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Famous Puppet Death Scenes review at Summerhall, Edinburgh – ‘brilliantly silly parade of puppets’

Famous Puppet Death Scenes at Summerhall, Edinburgh. Photo: Jason Stang Famous Puppet Death Scenes at Summerhall, Edinburgh. Photo: Jason Stang
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What’s brilliant about this puppet parade of gruesome deaths is the seriousness with which it’s so silly.

Our host Nathanial Tweak, also a puppet, in fact a naked old man of a puppet, claims that these are the greatest death scenes from the greatest puppet shows in history. He asks us to empathise with the poor creatures, and to ruminate on our own inevitable demise. But each skit evokes, and then parodies, a genre of theatre or literature quickly and hilariously.

The titles of the scenes are fantastic. We have an extract from The Feverish Heart by Nordo Frot which sees a puppet get bashed on the head with a giant fist; there’s a scene from The Ballad of Edward Grue by Samuel Groanswallow, where a man dresses as a deer in a Poe-like cautionary tale.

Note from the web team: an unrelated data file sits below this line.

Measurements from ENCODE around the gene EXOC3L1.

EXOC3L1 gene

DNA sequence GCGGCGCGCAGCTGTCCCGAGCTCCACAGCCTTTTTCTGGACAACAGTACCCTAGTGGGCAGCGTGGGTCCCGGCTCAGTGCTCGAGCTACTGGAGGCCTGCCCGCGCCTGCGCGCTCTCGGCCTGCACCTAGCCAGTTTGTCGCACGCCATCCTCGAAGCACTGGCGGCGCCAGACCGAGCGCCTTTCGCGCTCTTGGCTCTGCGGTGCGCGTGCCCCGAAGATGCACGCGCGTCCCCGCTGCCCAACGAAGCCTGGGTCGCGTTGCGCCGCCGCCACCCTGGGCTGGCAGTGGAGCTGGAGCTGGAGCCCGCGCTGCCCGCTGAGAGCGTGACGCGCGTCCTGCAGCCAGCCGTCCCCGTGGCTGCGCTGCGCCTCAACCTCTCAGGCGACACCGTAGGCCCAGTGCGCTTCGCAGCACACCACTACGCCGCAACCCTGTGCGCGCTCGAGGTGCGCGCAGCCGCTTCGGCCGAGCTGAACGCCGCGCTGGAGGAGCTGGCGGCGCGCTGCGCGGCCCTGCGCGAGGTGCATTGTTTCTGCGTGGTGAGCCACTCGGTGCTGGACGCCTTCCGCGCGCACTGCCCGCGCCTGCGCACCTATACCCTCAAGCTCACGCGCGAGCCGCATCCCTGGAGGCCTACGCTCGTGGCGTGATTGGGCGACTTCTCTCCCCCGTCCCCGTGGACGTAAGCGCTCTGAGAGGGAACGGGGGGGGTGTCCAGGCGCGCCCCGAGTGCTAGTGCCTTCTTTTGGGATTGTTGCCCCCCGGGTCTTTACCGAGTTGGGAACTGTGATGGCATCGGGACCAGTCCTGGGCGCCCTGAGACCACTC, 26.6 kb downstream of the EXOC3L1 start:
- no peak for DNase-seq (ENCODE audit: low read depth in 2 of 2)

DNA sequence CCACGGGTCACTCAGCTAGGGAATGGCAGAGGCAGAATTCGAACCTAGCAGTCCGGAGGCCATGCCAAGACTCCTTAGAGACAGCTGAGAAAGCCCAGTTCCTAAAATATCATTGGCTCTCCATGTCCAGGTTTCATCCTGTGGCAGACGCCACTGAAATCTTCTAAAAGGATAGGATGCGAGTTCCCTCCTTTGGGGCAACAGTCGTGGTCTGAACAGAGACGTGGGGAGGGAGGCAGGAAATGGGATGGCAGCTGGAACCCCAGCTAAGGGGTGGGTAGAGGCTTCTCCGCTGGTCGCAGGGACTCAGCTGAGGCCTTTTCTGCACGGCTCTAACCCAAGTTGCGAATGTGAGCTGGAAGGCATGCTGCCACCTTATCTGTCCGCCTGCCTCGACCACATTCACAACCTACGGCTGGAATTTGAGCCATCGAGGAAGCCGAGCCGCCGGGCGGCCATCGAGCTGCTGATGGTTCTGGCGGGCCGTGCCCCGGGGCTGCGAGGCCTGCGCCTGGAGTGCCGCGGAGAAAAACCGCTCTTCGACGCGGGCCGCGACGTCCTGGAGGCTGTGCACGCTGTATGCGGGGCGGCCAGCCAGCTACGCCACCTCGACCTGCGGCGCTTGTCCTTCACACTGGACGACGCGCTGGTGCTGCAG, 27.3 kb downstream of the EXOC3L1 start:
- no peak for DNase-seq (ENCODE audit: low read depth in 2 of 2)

With some beautifully made, brilliantly manoeuvred puppets, the pomposity of ‘high’ literature is properly pricked. The creatures themselves range from tiny to life size, naturalistic to grotesque, all in incredible detail and with little comic touches.

Canadian company Old Trout Puppet Workshop first performed the show 12 years ago, but during the years it’s been updated as new puppets have faced their demises in ever-innovative ways. Still, there are slow scenes and jokes that are milked too long which make the show drag at points.

But what lingers is a weird feeling of empathising with a puppet, while greatly enjoying its violent destruction.

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Brilliantly silly parade of puppets facing violent destruction from Canadian Old Trout Puppet Workshop